Malcolm Gladwell, of all people, has published a searing indictment of the feds' behavior in the Waco siege of 1993, when the ATF attempted to raid the Branch Davidian religious community, the Davidians fired on the invading agents (who may have fired first), and a long standoff ended with dozens of Davidians dying a fiery death. Gladwell's basic argument is that the government fundamentally misunderstood what sort of group it was dealing with:
[The FBI's] task, as they saw it, was to peel away the pretense—Koresh's posturing, his lies, his grandiosity—and compel him to take specific steps toward a resolution.
That is standard negotiation practice, which is based on the idea that, through sufficient patience and reason, a deranged husband or a cornered bank robber can be moved from emotionality to rationality. Negotiation is an exercise in pragmatism—in bargaining over a series of concrete objectives: If you give up one of your weapons, I will bring you water. When this approach failed, the F.B.I. threw up its hands. In bureau parlance, the situation at Mount Carmel became "non-negotiable." What more could the bureau have done? "I guess we could have fenced it off and called it a federal prison," Bob Ricks, one of the lead F.B.I. agents during the siege, said last year in an interview.
But, as the conflict-studies scholar Jayne Docherty argues, the F.B.I.'s approach was doomed from the outset. In "Learning Lessons from Waco"—one of the very best of the Mount Carmel retrospectives—Docherty points out that the techniques that work on bank robbers don't work on committed believers. There was no pragmatism hidden below a layer of posturing, lies, and grandiosity.
At one point, Gladwell writes, "the Davidians asked the F.B.I. to bring milk for their children, and the bureau insisted that some of the children be released before the supplies were handed over":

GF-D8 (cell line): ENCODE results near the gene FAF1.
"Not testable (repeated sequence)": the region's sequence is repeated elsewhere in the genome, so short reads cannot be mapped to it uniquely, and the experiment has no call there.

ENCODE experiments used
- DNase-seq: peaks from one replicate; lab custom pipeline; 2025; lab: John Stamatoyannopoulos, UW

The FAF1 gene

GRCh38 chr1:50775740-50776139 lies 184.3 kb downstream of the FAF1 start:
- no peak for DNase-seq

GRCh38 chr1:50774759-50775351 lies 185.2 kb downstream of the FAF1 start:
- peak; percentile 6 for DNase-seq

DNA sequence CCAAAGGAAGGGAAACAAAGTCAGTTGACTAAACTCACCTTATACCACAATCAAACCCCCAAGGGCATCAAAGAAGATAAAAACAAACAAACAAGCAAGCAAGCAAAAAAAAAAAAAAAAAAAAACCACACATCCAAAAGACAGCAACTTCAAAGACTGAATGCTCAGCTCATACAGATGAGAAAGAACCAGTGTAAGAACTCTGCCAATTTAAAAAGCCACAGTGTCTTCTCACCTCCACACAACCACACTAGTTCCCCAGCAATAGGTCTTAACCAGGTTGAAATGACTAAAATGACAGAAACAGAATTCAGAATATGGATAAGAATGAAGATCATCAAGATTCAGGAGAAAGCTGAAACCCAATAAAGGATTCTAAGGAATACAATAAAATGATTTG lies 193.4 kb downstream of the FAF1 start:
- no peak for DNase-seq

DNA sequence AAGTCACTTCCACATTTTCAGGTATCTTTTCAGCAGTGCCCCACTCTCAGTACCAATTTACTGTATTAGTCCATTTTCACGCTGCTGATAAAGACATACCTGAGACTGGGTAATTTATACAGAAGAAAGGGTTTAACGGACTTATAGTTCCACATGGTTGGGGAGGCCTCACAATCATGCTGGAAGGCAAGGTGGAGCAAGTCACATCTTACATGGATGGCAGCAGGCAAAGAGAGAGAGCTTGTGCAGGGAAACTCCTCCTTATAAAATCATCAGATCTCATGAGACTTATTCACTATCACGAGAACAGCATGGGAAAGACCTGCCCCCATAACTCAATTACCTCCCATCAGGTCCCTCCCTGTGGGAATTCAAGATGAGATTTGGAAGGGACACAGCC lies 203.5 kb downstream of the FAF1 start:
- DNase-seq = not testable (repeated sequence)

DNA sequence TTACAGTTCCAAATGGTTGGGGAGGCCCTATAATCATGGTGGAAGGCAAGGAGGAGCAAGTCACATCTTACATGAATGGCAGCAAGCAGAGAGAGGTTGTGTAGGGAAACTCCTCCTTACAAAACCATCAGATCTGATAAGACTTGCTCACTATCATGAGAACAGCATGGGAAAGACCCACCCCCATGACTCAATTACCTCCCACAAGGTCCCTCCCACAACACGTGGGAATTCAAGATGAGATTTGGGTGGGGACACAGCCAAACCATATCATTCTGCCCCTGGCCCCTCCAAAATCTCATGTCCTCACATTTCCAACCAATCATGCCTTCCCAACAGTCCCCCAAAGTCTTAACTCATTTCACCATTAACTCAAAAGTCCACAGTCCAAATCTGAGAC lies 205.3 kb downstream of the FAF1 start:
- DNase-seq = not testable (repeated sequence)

This is how negotiations are supposed to work: tit for tat. But what proposal could have been more offensive and perplexing to a Branch Davidian? The bureau wanted to separate children from their parents and extract them from the community to which they belonged in exchange for milk. "That doesn't make any sense," a Davidian named Kathy S. tells the negotiator. But the negotiator thinks she means that the terms of the deal aren't good enough:
F.B.I.: Listen. I'll, I'll get the milk to you for two kids.
Again, Kathy S. reacts angrily, and the negotiator gives up. He thinks the problem is that he's saddled with someone who just isn't reasonable.
Gladwell's argument will be familiar to people who have already delved into the subject, but it'll be new to a lot of his readers. Check out the whole thing here. And for a selection of Reason's Waco coverage, go here, here, here, here, here, and (way back in '93 itself) here.
Bonus links: For the last time I said something nice about a Malcolm Gladwell article, which doubles as the only time I have said something nice about a David Denby article, dial the Wayback Machine to 2004 and go here. To see me being less enthusiastic about Gladwell's work, go here, here, and here. And to see the one time the man wrote something for Reason, go here.